SmartStats calculations are far more accurate than our old ones. Our old method used a common trick- the Central Limit Theorem and approximated the true statistical distribution with a normal distribution. This approximation works well if you have a lot of samples. That’s not possible for all customers, so it became clear that we needed to find a better way to get more accurate answers.
NOTE: As a best practice, we recommend you to run the test for an
integer number of weeks to ensure that the data collected by your
test is not biased. Visitor traffic on your website on weekdays is
not equivalent to that of a weekend and by running the test for whole
weeks, you get the most accurate results from your test.
The bias that can be introduced if all days are not evenly included in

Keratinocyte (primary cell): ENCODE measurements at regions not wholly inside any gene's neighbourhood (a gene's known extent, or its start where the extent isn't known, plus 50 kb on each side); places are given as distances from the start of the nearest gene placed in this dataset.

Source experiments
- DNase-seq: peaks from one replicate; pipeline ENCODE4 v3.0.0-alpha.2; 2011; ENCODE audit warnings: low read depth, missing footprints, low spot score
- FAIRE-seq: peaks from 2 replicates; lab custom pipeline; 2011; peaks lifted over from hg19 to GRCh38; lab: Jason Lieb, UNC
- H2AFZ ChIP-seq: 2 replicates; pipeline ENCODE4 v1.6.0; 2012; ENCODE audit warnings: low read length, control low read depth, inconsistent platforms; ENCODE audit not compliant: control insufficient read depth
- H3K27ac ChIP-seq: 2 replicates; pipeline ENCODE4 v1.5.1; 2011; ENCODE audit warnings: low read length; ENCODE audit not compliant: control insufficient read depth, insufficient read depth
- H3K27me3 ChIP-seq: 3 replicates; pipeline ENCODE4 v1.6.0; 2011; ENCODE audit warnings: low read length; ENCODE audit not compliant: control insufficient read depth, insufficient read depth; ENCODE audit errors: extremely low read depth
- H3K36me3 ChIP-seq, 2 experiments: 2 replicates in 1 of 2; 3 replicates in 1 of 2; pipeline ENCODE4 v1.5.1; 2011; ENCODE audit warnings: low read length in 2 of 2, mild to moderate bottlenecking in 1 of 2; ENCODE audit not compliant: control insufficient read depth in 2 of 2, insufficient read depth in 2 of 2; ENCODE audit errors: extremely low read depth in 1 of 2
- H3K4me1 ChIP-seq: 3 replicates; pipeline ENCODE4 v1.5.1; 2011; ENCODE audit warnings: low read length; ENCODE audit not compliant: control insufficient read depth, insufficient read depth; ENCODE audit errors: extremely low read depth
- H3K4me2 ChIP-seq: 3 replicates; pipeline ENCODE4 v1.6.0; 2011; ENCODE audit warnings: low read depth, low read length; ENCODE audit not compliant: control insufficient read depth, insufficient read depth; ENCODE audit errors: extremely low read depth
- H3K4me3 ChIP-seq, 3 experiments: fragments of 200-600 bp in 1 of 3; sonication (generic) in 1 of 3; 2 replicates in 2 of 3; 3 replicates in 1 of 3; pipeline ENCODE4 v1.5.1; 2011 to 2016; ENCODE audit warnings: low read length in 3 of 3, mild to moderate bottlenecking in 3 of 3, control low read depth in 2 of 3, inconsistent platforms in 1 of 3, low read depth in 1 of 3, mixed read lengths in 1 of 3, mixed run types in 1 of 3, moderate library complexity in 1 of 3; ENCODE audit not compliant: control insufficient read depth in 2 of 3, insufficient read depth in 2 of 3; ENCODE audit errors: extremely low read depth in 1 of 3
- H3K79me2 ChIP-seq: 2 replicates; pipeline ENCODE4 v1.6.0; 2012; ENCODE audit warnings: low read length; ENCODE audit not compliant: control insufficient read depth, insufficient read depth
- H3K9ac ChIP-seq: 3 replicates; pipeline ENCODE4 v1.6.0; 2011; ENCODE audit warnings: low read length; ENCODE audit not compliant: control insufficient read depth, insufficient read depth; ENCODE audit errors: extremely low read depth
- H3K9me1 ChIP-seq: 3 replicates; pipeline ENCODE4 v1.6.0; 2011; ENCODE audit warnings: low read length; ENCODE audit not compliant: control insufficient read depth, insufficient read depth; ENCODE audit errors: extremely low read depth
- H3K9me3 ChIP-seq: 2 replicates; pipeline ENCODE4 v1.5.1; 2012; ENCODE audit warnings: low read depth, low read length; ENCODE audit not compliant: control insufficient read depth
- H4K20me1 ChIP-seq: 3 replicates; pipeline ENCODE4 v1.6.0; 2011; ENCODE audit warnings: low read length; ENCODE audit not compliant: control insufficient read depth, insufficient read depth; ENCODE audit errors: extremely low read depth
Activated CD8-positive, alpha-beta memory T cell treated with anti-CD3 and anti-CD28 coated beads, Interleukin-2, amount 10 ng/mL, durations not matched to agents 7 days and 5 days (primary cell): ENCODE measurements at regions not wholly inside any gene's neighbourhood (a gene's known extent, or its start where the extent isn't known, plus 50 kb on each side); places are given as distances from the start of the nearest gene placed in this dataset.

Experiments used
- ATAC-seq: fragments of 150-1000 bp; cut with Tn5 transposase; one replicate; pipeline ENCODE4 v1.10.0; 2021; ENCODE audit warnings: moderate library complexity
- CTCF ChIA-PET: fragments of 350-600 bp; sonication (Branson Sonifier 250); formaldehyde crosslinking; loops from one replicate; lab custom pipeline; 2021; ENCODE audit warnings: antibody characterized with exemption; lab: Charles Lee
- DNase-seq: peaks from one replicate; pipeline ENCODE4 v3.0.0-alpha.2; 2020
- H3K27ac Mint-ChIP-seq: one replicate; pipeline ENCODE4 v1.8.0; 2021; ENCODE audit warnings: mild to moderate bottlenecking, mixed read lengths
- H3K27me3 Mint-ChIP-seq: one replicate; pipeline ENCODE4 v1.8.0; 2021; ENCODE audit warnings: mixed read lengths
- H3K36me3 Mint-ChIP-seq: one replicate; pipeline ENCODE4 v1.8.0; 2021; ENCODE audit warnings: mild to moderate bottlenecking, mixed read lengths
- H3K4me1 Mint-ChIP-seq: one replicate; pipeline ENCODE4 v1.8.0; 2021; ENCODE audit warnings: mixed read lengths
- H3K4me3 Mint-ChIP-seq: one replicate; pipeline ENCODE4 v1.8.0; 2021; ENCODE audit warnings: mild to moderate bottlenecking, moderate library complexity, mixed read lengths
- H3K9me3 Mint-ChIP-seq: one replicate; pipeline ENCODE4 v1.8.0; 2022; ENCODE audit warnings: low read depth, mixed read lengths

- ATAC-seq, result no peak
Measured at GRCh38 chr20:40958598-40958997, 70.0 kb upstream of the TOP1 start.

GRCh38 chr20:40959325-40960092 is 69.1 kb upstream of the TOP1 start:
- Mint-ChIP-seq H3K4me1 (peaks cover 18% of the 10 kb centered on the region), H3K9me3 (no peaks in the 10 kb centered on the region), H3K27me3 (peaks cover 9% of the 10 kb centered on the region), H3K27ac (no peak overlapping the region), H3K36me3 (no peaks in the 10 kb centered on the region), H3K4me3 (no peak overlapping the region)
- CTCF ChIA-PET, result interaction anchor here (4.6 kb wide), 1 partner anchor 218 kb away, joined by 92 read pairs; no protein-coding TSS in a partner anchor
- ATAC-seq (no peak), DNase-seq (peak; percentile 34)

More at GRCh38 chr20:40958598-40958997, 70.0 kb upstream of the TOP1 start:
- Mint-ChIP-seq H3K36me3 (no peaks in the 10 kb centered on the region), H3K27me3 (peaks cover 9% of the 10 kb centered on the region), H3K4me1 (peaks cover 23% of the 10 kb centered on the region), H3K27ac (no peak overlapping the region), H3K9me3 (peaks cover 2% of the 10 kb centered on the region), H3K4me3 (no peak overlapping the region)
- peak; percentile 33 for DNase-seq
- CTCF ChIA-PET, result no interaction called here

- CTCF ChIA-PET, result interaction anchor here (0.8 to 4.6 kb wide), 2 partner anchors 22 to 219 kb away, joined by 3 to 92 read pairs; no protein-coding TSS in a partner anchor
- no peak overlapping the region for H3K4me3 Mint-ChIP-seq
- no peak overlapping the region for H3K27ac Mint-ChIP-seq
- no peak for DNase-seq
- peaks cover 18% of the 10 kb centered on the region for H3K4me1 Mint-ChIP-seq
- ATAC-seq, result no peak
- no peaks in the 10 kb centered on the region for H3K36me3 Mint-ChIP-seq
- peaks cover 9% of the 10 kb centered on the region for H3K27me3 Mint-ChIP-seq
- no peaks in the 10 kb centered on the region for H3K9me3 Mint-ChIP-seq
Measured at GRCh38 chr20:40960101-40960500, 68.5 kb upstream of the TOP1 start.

the test is known as day of the week effect.
You can achieve this by scheduling your tests to end at a certain time and date. To know more about scheduling a test, refer to How to Schedule Your VWO Test.
Let’s look at a couple of graphs that illustrate the problem. We’ll consider an A/B test with a 5% conversion rate. When we have 10,000 samples, true distribution, and normal approximation line up perfectly:
That’s great for anyone who has tens of thousands of visitors reaching the end of their funnel every week. In contrast, when we have only 100 samples, the green and blue lines differ significantly.
Our old method used the approximation (the green line) in our calculations, but our new method uses the true distribution (blue line). It’s more work for us; the true calculations are more difficult for both our math geeks and our computers, but these give more accurate and faster results.
A lot of statistical techniques tell you something like “this method is accurate only if the number of conversions > 3 sqrt (num_conversions x ctr x (1-ctr))” or something along those lines. This kind of “rule of thumb” ensures that the green and blue lines agree with each other. As a result of using exact calculations, SmartStats does not require any such rules.